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Jail people for Post Office scandal, says minister

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Victims of the Post Office scandal tell their own stories of how they were accused of criminality.
The Post Office minister has told the BBC that those responsible for the Horizon scandal "should go to jail".
Kevin Hollinrake told a BBC Breakfast audience of sub-postmasters that "people should be prosecuted" when evidence is "established", and "people within the Post Office, possibly further afield, should go to jail".
More than 700 people were prosecuted by the Post Office between 1999 and 2015.
To date, just 37 have received full and final compensation settlements.
Mr Hollinrake's comments follow those of Alan Bates, whose campaign and battle against the Post Office was dramatised in an ITV mini-series earlier this year.
"People have got to be held accountable," the former sub-postmaster previously told the BBC. "That's got to happen. And we're going to have to carry on campaigning for that to occur."
Mr Bates said the campaign group would "start looking at prosecutions" after the public inquiry into the scandal ends, adding that some of the bonuses paid to Post Office bosses over the years should be "clawed back".
The public inquiry will resume on Tuesday. The latest hearings will last 15 weeks, and witnesses will include key figures at the heart of the scandal – including Mr Bates and former Post Office chief executive Paula Vennells.
Hundreds of sub-postmasters were prosecuted for theft and false accounting by the Post Office – which is owned by the government – based on a faulty accounting software system called Horizon. Many poured in their own life savings to cover shortfalls in the accounts.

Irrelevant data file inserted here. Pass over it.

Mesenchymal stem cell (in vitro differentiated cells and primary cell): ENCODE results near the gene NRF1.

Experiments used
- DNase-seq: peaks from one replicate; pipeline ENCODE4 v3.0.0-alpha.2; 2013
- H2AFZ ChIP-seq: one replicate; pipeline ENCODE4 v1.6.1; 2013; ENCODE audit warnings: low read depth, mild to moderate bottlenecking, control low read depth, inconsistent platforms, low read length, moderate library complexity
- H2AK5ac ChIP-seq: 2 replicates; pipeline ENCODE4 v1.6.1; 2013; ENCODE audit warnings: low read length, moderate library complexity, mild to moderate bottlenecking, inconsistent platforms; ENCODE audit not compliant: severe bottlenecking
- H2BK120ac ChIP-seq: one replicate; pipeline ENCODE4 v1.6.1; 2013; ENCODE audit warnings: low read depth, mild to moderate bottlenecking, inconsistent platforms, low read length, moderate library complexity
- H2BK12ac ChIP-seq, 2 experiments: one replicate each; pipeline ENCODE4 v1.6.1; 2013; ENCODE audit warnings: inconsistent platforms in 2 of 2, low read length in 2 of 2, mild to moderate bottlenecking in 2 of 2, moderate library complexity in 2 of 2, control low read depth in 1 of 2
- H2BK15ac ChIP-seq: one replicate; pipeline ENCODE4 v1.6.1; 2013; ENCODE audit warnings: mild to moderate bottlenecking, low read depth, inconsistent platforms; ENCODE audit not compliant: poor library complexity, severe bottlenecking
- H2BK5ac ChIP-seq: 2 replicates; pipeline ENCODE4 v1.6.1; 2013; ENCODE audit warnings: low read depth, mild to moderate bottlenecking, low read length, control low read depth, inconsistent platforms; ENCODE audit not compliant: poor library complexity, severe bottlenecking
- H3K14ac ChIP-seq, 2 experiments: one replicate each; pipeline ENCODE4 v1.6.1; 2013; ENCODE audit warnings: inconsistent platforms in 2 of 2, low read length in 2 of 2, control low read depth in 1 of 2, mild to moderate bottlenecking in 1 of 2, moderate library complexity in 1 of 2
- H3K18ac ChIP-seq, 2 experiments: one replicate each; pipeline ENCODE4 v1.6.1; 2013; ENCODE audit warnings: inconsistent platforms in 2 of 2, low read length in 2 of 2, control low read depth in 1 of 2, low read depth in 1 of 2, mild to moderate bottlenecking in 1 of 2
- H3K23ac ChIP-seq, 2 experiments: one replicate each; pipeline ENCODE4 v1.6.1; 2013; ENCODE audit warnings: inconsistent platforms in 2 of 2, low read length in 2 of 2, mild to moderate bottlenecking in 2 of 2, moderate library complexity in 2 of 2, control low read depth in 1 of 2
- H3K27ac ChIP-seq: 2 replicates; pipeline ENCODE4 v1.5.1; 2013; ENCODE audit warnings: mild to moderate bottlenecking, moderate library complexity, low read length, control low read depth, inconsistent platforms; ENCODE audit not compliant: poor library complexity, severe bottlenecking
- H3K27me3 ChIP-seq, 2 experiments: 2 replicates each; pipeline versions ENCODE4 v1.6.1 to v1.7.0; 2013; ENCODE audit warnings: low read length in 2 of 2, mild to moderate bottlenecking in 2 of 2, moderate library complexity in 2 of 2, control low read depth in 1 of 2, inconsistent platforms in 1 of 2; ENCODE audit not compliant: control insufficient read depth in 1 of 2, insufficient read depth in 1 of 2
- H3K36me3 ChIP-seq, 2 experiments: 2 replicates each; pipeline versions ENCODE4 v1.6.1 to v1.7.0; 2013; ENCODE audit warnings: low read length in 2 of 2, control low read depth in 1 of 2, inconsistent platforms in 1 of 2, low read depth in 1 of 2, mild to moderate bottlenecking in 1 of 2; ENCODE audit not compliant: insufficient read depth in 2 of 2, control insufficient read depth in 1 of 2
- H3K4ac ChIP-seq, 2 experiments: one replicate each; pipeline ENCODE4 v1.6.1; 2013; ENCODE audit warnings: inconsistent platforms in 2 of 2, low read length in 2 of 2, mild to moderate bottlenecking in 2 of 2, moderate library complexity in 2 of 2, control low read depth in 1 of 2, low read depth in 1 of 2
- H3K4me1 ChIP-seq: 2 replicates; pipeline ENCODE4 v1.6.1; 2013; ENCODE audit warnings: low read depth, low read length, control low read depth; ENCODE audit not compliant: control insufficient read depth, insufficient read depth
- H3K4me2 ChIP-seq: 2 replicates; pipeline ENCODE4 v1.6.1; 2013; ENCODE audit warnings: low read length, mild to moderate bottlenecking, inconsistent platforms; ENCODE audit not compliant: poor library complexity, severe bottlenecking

The Post Office scandal is widely regarded as the most widespread miscarriage of justice in British legal history. The government is introducing legislation to overturn the convictions of sub-postmasters linked to Horizon.
Mr Hollinrake admitted on Monday that wrongly prosecuted sub-postmasters and sub-postmistresses were not being compensated quickly enough, and that the process of financial redress needed to be simplified.
"We do need to compensate people, that's the first thing we need to do and we haven't been compensating people quickly enough. We need to accelerate that," Mr Hollinrake said on the BBC Breakfast programme, which was broadcast from Fenny Compton, the Warwickshire village where Mr Bates convened the first gathering of sub-postmasters in 2009.
There are also three main compensation schemes aimed at groups of victims who had different experiences of the scandal. The Post Office has further details on the scheme on its website.
The government has provided funding to the Post Office for these payments, but MPs have warned that the Post Office is "not fit" to run any compensation scheme, that it is removed from involvement, and replaced by a new independent body.
Mr Hollinrake told the audience: "We need to simplify the process is what we need to do. If you've had a conviction then you can go down two routes – the fixed sum award of £600,000 which you get pretty much immediately or the full assessment route [which is] is more complicated, it does take more time. We are keen to make that as streamlined as possible."